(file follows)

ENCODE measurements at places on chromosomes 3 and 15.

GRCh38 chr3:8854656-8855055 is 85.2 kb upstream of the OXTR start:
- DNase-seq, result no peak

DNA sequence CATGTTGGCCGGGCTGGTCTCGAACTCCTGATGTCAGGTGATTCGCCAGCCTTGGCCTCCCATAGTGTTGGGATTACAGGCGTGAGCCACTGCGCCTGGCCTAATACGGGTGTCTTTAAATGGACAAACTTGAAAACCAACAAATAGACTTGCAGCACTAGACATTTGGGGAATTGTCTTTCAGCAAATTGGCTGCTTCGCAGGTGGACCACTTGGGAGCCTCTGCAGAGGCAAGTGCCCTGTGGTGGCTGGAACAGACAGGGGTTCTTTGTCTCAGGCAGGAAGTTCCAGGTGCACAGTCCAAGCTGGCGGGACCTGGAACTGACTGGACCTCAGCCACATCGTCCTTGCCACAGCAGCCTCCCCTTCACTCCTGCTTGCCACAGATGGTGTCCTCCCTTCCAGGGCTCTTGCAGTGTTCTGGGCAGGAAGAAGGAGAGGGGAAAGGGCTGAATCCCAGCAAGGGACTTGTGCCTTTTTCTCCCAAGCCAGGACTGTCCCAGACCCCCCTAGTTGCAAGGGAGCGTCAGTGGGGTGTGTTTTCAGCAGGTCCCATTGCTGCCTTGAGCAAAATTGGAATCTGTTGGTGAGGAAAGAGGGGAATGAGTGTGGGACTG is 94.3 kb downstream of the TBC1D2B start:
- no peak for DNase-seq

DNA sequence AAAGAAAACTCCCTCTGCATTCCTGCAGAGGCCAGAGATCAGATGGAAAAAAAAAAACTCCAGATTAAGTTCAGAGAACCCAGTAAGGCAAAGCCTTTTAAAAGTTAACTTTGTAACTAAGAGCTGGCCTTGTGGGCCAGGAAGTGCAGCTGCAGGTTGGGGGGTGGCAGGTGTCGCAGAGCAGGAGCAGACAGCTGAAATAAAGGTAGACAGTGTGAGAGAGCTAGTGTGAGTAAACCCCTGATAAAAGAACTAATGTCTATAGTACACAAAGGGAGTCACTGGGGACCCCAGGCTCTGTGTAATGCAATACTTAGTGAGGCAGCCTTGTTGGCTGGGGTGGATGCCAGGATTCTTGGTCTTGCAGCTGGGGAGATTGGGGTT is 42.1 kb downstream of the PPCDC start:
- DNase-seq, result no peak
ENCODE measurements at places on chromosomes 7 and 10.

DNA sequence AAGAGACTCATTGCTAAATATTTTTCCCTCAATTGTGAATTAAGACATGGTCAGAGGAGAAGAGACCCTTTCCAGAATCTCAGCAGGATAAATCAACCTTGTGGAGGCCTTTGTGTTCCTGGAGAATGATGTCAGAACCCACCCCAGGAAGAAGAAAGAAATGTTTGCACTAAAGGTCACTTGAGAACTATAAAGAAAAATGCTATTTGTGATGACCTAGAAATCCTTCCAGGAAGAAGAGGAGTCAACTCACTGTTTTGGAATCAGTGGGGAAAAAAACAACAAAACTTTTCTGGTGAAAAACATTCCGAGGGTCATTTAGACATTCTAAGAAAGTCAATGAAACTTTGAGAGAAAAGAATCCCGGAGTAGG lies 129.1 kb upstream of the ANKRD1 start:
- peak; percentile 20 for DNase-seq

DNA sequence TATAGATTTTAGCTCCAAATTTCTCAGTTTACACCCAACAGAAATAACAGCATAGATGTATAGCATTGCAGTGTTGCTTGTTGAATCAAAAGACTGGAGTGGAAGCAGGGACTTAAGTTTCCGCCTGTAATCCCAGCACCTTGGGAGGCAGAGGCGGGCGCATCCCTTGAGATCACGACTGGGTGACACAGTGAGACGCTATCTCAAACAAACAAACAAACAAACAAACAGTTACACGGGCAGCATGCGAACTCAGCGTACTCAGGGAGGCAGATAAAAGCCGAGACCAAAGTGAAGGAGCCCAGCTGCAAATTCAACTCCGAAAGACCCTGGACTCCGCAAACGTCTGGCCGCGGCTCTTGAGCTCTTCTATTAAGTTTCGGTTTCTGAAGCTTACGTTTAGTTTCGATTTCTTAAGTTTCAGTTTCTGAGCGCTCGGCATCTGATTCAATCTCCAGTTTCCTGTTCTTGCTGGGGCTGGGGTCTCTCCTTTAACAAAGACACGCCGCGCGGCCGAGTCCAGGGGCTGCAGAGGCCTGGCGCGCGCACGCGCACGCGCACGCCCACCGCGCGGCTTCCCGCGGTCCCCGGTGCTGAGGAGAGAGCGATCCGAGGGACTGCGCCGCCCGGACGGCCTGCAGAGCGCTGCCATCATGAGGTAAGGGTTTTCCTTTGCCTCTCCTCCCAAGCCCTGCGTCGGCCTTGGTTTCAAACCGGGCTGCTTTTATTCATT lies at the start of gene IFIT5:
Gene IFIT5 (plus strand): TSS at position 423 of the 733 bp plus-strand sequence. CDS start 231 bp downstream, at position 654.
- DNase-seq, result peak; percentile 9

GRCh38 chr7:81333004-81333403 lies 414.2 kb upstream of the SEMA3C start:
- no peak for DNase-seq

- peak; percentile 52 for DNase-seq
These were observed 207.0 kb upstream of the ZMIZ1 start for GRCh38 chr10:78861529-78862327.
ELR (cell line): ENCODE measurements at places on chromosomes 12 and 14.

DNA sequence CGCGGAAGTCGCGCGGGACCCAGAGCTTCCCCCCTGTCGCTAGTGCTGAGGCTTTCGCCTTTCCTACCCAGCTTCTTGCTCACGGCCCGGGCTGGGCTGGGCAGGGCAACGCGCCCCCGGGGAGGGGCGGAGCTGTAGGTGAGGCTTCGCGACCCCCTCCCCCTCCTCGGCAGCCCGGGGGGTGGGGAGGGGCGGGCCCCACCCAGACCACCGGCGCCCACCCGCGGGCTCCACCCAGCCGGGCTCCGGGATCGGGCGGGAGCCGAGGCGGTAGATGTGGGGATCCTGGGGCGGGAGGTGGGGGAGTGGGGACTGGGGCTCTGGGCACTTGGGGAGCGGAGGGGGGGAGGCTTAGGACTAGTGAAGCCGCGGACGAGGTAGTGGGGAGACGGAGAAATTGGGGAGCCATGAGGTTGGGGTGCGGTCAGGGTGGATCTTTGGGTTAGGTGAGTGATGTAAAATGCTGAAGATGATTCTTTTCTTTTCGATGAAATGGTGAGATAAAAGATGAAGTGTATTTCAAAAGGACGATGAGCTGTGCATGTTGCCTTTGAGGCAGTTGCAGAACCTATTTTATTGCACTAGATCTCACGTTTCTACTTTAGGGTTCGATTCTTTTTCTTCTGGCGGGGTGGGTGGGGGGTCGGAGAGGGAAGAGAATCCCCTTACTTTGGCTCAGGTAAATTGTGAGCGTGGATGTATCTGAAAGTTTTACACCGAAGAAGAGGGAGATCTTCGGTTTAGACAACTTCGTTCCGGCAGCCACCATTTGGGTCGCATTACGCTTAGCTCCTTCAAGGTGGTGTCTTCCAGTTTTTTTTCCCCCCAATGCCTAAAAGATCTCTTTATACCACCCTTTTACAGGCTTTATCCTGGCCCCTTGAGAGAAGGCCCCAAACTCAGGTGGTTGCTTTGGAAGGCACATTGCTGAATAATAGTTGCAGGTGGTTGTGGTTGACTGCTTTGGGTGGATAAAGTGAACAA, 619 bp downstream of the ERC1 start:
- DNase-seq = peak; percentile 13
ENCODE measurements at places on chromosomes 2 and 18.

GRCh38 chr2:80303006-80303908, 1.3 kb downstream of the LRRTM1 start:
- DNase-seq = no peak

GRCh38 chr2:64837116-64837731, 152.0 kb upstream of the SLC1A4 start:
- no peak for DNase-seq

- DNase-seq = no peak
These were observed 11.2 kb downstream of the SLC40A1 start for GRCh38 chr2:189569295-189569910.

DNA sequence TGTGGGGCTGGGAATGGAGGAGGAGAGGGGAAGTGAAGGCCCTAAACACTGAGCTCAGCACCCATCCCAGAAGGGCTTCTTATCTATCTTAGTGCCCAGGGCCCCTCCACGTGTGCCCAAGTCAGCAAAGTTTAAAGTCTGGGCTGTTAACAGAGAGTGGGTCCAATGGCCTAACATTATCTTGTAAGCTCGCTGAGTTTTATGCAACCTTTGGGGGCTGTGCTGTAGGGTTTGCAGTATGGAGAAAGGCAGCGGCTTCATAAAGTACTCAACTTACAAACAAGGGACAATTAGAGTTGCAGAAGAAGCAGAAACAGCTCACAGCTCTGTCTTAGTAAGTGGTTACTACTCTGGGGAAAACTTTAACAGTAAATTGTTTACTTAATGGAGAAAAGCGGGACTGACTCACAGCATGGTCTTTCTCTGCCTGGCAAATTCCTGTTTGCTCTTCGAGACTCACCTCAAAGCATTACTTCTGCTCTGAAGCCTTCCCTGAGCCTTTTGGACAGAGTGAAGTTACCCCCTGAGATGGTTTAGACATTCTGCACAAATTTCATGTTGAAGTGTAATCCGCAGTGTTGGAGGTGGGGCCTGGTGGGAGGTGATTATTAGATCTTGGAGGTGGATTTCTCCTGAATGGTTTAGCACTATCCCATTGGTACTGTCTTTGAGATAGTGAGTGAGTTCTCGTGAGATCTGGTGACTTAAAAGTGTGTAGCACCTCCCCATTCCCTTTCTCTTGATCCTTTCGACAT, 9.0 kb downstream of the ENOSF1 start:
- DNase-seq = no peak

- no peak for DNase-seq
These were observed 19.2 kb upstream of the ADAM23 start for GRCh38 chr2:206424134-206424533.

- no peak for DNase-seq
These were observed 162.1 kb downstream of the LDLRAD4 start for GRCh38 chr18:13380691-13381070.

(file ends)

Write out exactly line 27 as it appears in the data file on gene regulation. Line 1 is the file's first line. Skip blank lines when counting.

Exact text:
These were observed 11.2 kb downstream of the SLC40A1 start for GRCh38 chr2:189569295-189569910.